The Majority Coalition Caucus was formed with promises of bipartisanship and collaboration - a new way of doing things. As it turns out, that "new way" is bringing the National Republican agenda to our Washington and driving our state to the brink of a shutdown. Let's take a look at the Majority Coalition Caucus' new way of doing things, by the numbers. As of June 27th:
- Number of floor votes held in the Senate on the last day of the first 30-day special session: 0
- Number of bills that passed both chambers during the first 30-day special session: 0
- Number of Senate Democrats who voted for the Senate Republicans' "compromise" budget in the first 30-day special session: 0
- Number of budget committee meetings Senate Republicans held during the first 30-day special session: 2
- Number of floor votes Senate Republicans held in the first 30-day special session: 4
- Days since Senate Republicans passed the same budget as the original proposal they introduced months ago, as their budget lead admitted himself on the floor of the Senate: 18
- Days since the Senate Republicans’ budget lead admitted on the floor of the Senate that Republicans will not come to a budget agreement unless their policy bills pass: 18
- Number of days past the date the Legislature is required by law to pass a budget: 26
- Number of days until a lack of a budget agreement will force a government shutdown: 4
- Number of days until the end of the second 30-day special session: 15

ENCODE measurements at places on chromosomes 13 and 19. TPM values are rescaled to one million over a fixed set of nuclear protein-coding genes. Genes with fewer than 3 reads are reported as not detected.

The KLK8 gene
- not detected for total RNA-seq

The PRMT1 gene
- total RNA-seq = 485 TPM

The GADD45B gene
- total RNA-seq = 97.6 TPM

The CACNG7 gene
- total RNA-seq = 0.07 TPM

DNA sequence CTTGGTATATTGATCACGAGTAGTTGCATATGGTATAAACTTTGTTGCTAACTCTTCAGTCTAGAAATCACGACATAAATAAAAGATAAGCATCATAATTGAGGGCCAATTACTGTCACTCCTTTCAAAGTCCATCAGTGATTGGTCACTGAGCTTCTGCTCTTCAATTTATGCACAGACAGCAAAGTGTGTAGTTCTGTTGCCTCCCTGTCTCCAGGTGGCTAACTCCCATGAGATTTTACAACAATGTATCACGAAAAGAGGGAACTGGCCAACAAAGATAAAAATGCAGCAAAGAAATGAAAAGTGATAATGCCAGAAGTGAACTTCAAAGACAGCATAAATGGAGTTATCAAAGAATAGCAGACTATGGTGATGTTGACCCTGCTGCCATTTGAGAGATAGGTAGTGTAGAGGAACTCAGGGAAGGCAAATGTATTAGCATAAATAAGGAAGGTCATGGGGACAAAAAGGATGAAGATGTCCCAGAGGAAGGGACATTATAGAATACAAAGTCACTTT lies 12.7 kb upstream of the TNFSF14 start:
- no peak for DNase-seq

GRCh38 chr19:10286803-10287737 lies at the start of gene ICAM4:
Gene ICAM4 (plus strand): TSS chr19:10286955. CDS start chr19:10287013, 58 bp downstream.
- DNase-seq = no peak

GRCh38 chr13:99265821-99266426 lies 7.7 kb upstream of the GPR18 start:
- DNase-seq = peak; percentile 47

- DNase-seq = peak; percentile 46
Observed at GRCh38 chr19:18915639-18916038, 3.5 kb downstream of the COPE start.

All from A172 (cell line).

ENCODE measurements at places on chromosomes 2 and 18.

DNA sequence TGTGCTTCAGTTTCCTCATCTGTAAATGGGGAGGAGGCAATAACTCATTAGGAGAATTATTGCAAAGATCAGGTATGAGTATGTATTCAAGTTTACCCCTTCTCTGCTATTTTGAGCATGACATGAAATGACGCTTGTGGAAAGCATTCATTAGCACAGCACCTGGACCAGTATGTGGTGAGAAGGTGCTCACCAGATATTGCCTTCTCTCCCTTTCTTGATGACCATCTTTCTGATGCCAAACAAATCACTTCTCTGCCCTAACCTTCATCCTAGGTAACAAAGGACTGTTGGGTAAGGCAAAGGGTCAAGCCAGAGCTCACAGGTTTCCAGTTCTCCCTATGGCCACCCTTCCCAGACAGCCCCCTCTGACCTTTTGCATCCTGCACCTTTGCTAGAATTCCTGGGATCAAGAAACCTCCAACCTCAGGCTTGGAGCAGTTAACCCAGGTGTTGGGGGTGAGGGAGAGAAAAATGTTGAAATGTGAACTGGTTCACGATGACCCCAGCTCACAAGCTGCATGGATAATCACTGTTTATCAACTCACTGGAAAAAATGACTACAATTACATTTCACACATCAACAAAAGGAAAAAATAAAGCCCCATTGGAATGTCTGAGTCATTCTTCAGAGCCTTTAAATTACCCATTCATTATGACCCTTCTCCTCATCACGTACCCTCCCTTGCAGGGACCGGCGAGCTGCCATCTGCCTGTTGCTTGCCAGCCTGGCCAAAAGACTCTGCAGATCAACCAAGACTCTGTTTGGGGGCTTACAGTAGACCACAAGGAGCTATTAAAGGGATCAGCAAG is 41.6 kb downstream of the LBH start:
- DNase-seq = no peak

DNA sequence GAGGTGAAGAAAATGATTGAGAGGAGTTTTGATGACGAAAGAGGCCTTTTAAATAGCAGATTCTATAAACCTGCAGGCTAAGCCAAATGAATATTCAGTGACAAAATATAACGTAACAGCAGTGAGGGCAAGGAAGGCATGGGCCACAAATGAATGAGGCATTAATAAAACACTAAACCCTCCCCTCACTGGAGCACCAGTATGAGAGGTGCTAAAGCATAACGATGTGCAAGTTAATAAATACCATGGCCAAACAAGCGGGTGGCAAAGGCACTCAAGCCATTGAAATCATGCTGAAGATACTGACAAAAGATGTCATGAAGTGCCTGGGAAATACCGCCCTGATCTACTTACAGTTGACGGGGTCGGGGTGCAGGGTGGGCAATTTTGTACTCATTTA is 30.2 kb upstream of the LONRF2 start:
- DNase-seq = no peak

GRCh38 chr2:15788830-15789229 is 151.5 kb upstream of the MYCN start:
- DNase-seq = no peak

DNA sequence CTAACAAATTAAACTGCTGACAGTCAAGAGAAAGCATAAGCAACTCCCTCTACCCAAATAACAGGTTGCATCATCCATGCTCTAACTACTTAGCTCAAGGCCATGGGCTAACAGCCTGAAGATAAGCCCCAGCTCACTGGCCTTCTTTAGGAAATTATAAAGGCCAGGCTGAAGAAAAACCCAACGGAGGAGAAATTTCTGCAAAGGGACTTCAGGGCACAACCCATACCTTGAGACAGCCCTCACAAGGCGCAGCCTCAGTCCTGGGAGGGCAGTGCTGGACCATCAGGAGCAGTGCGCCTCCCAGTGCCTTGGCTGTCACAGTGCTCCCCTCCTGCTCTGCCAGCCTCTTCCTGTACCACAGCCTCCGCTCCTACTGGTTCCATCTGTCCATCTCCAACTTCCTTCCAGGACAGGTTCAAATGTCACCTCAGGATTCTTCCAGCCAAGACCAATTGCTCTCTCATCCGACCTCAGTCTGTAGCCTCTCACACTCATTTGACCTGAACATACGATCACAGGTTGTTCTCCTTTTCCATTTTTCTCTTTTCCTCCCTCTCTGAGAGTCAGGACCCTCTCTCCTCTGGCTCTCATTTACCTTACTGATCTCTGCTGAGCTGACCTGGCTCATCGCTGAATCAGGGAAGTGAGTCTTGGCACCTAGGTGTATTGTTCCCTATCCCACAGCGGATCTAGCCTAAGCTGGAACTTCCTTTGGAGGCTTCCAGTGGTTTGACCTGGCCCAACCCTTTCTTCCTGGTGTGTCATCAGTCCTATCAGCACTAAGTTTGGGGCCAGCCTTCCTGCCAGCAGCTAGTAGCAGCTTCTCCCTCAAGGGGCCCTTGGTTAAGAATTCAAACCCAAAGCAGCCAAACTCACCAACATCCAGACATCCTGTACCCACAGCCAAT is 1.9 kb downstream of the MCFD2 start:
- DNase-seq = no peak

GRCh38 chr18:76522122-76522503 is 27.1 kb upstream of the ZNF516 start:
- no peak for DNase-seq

- Number of priority policy bills the Senate Republicans have inserted into budget negotiations: 33
- Days since the end of the regular session: 60
- Days since the Senate Republicans declared "Mission Accomplished" and proclaimed their work done: 63
- Time the Senate Republicans adjourned on the last day of first 30-day special session: 3:50 p.m.
If this is the new way of doing things, the people of Washington will be getting pretty nostalgic, pretty fast.
The governor's office on Thursday released a contingency plan should Senate Republicans force the state into an unprecedented shutdown. You can read the breakdown of what a shutdown would mean for each state agency here. A shutdown would close 34 state agencies and partially close 24 others. Twenty five agencies would remain open. The most devastating consequence from a public safety standpoint is the temporary layoff of 3,000 corrections workers.
For more information about the impending shutdown, click on the stories below:
Murray: We're headed for a fiscal cliff (Spokesman Review)
Sen. Ed Murray says Republicans trying to send state off fiscal cliff (Tacoma News Tribune)
Without deal, lawmakers fear special session may stretch into 2nd overtime (Seattle Times)
This is not why we elected them (The Olympian)
House budget gives public some insight on progress (Spokesman Review)
Wash. lawmakers may miss another major deadline (Associated Press)